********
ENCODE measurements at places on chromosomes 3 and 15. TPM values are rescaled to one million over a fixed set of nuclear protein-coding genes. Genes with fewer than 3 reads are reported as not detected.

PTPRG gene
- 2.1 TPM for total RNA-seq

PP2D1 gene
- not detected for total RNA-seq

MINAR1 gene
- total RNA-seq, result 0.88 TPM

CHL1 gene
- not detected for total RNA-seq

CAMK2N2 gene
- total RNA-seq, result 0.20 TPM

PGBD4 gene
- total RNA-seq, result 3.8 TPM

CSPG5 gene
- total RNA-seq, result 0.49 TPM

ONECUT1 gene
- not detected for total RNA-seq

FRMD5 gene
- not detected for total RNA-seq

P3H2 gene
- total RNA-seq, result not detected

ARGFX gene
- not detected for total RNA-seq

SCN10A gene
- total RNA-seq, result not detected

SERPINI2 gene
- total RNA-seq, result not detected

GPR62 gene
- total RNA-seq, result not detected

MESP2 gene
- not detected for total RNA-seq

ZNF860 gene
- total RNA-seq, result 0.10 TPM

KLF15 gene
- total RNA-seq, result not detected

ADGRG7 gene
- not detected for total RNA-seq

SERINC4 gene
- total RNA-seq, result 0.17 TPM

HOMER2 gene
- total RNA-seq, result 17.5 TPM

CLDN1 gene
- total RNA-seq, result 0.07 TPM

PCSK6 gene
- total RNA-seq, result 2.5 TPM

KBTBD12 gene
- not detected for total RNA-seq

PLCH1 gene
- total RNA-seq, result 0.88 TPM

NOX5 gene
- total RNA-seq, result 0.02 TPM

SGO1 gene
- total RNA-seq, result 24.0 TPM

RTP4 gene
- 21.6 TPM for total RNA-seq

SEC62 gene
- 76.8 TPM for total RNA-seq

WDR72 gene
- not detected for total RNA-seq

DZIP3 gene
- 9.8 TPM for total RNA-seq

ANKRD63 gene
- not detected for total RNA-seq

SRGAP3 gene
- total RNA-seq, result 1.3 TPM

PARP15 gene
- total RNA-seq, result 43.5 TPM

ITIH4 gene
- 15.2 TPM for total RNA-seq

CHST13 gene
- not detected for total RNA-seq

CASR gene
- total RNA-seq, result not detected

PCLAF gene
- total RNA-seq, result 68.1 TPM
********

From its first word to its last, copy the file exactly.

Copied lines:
ENCODE measurements at places on chromosomes 3 and 15. TPM values are rescaled to one million over a fixed set of nuclear protein-coding genes. Genes with fewer than 3 reads are reported as not detected.

PTPRG gene
- 2.1 TPM for total RNA-seq

PP2D1 gene
- not detected for total RNA-seq

MINAR1 gene
- total RNA-seq, result 0.88 TPM

CHL1 gene
- not detected for total RNA-seq

CAMK2N2 gene
- total RNA-seq, result 0.20 TPM

PGBD4 gene
- total RNA-seq, result 3.8 TPM

CSPG5 gene
- total RNA-seq, result 0.49 TPM

ONECUT1 gene
- not detected for total RNA-seq

FRMD5 gene
- not detected for total RNA-seq

P3H2 gene
- total RNA-seq, result not detected

ARGFX gene
- not detected for total RNA-seq

SCN10A gene
- total RNA-seq, result not detected

SERPINI2 gene
- total RNA-seq, result not detected

GPR62 gene
- total RNA-seq, result not detected

MESP2 gene
- not detected for total RNA-seq

ZNF860 gene
- total RNA-seq, result 0.10 TPM

KLF15 gene
- total RNA-seq, result not detected

ADGRG7 gene
- not detected for total RNA-seq

SERINC4 gene
- total RNA-seq, result 0.17 TPM

HOMER2 gene
- total RNA-seq, result 17.5 TPM

CLDN1 gene
- total RNA-seq, result 0.07 TPM

PCSK6 gene
- total RNA-seq, result 2.5 TPM

KBTBD12 gene
- not detected for total RNA-seq

PLCH1 gene
- total RNA-seq, result 0.88 TPM

NOX5 gene
- total RNA-seq, result 0.02 TPM

SGO1 gene
- total RNA-seq, result 24.0 TPM

RTP4 gene
- 21.6 TPM for total RNA-seq

SEC62 gene
- 76.8 TPM for total RNA-seq

WDR72 gene
- not detected for total RNA-seq

DZIP3 gene
- 9.8 TPM for total RNA-seq

ANKRD63 gene
- not detected for total RNA-seq

SRGAP3 gene
- total RNA-seq, result 1.3 TPM

PARP15 gene
- total RNA-seq, result 43.5 TPM

ITIH4 gene
- 15.2 TPM for total RNA-seq

CHST13 gene
- not detected for total RNA-seq

CASR gene
- total RNA-seq, result not detected

PCLAF gene
- total RNA-seq, result 68.1 TPM